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Amateur Radio Operators Provide Support for Arizona/New Mexico Wildfires

06/20/2011

The Wallow Fire, which began in Eastern Arizona on May 29, burned across the state line into New Mexico on June 11. On Sunday, high winds and low humidity helped the half-million acre fire to easily jump its containment lines. According to Charlie Christmann, K5CEC, New Mexico Amateur Radio operators are near the fire lines, providing updates to the State Emergency Operations Center via the MegaLink repeater system. Christmann is an ARRL Public Information Officer in Sandoval County, New Mexico.

Fire officials said Monday that all Arizona communities appeared to be safe for the moment, though a threat remained for the Arizona towns of Greer, Alpine and Nutrioso, as well as Luna, New Mexico, just across the Arizona line. Fire crews from the Pacific Northwest were working to save Luna that faces the active eastern side of the Wallow Fire. Fire officials issued an evacuation order for Luna on Sunday afternoon, and evacuations remain in effect in the Blue River area in Arizona. A pre-evacuation alert continues in Arizona’s Apache County for Greens Peak, Hidden Meadows Lodge and the surrounding areas.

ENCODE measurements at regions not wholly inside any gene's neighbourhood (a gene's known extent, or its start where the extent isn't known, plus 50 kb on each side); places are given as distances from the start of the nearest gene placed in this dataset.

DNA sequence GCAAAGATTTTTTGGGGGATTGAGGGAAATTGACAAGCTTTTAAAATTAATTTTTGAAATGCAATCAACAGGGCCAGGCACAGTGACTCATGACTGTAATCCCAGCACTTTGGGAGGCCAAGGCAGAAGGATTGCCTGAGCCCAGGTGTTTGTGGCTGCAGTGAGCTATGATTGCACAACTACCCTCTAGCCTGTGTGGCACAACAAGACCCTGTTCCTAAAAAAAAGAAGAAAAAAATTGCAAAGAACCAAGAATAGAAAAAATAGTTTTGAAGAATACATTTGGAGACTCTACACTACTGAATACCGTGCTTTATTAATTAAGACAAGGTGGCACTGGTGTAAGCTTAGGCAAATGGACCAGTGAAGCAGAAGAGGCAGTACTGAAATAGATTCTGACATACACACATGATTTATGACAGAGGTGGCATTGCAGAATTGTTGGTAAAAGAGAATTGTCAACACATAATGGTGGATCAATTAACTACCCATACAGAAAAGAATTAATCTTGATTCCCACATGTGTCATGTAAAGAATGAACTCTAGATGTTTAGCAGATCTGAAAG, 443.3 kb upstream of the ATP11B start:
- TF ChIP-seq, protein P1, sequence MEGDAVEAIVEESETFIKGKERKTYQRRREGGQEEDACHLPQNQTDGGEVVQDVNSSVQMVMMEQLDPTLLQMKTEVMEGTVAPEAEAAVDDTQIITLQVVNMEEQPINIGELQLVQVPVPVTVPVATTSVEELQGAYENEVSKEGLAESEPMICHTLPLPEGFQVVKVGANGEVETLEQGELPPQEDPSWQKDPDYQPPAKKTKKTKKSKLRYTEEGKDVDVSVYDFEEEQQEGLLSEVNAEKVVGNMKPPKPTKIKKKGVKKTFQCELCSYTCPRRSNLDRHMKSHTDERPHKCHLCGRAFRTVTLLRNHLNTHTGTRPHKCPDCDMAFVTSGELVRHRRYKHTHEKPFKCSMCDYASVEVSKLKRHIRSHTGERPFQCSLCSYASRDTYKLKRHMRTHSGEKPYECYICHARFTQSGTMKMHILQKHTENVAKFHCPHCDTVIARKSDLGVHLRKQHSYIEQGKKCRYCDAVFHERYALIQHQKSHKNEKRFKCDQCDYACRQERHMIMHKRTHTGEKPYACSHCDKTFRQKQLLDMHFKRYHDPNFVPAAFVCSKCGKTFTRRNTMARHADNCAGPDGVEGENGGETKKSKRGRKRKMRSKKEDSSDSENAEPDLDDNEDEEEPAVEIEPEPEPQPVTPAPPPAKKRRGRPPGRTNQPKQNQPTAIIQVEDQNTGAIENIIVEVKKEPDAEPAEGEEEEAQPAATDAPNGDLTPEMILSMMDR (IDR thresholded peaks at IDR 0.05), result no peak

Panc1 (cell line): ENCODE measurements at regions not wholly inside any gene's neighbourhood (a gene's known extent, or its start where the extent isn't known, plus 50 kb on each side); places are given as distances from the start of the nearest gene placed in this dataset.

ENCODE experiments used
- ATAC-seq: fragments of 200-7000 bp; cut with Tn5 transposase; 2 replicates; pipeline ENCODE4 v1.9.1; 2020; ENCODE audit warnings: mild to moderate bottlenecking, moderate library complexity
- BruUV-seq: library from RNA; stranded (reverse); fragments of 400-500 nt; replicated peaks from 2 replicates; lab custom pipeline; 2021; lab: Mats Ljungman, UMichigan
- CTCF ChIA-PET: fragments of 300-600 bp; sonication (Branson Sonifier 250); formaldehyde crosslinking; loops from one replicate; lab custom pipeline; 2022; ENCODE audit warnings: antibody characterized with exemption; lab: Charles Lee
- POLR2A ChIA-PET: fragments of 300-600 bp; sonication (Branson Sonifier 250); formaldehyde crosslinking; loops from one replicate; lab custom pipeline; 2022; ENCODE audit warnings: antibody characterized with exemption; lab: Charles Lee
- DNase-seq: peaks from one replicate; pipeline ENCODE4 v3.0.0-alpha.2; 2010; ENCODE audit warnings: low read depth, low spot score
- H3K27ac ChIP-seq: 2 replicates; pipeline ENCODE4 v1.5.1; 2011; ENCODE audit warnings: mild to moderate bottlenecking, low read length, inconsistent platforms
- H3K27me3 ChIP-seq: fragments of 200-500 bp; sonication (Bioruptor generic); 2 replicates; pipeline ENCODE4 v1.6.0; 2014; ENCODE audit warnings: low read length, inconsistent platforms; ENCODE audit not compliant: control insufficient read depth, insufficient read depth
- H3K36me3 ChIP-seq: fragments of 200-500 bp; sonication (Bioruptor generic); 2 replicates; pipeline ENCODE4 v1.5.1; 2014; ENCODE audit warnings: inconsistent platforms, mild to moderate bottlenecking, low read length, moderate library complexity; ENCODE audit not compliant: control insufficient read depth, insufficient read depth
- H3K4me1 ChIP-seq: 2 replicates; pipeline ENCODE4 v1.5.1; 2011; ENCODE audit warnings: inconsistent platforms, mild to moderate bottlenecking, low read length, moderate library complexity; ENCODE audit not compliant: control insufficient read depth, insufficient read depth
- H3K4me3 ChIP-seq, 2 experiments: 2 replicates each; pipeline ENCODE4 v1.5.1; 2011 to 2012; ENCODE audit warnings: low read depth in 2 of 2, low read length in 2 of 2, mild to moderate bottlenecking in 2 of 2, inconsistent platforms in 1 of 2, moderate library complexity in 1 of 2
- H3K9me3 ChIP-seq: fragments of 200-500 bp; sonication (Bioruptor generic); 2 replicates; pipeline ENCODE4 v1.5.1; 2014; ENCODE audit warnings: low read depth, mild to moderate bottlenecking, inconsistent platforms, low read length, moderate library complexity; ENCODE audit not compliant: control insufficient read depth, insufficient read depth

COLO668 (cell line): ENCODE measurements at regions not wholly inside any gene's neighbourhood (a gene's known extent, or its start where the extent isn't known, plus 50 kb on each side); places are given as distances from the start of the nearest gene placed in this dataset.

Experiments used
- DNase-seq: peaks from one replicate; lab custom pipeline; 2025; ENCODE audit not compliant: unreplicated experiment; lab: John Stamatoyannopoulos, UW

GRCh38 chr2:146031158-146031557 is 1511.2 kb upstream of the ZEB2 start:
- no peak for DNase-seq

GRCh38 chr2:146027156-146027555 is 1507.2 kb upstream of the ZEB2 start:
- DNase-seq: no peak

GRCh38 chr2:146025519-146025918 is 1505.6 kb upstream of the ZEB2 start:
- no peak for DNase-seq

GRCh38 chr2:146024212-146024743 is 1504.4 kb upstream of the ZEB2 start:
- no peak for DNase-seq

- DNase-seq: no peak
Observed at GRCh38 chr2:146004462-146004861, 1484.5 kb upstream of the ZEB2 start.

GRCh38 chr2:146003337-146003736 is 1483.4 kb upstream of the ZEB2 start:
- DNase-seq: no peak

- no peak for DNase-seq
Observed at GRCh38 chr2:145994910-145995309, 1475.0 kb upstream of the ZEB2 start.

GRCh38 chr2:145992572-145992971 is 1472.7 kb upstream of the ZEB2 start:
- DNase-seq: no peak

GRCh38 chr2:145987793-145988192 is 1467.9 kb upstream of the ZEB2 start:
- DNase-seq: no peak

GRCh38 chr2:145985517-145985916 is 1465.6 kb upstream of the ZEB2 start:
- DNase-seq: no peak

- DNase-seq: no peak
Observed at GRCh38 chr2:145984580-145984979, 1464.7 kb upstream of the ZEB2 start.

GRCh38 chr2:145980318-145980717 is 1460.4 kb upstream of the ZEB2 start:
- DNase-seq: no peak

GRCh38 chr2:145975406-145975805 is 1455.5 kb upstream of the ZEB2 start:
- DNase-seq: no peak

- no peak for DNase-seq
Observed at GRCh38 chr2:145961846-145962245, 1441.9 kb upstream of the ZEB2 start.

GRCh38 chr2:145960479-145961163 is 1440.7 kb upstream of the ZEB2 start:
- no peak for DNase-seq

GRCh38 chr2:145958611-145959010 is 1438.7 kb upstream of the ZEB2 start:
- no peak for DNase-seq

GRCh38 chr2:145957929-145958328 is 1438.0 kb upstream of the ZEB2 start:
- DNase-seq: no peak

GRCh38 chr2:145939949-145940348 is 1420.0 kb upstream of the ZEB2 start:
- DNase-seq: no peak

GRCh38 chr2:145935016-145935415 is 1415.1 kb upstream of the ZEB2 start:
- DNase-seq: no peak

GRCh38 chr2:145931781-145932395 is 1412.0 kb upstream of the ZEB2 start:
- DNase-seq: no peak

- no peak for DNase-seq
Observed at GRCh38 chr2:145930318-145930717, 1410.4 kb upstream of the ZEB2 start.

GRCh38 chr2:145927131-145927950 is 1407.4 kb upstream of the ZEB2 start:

Christmann told the ARRL that three hams -- Larry Bliemeyer, KE5VGM, Michael Scales, K5SCA, and New Mexico Department of Homeland Security Emergency Manager Jeff Crum, KB5SFV -- are providing updates from the fire to the New Mexico Command Center in Reserve, located about 20 miles southeast of Luna. Don Scott, N5UJT, is at the New Mexico State EOC in Santa Fe, helping to coordinating state resources.

As of Monday, June 20, 12 people have been injured in the fire. According to the US Forest Service, the cause of the fire is under investigation, but initial reports claimed the fire was set by people. Although the fire is 51 percent contained, it is still affecting the Apache-Sitgreaves National Forest, the Gila National Forest, the San Carlos Indian Reservation and the Fort Apache Indian Reservation. More than 3500 firefighters are involved in putting out the fire, which has ravaged more than 519,000 acres.



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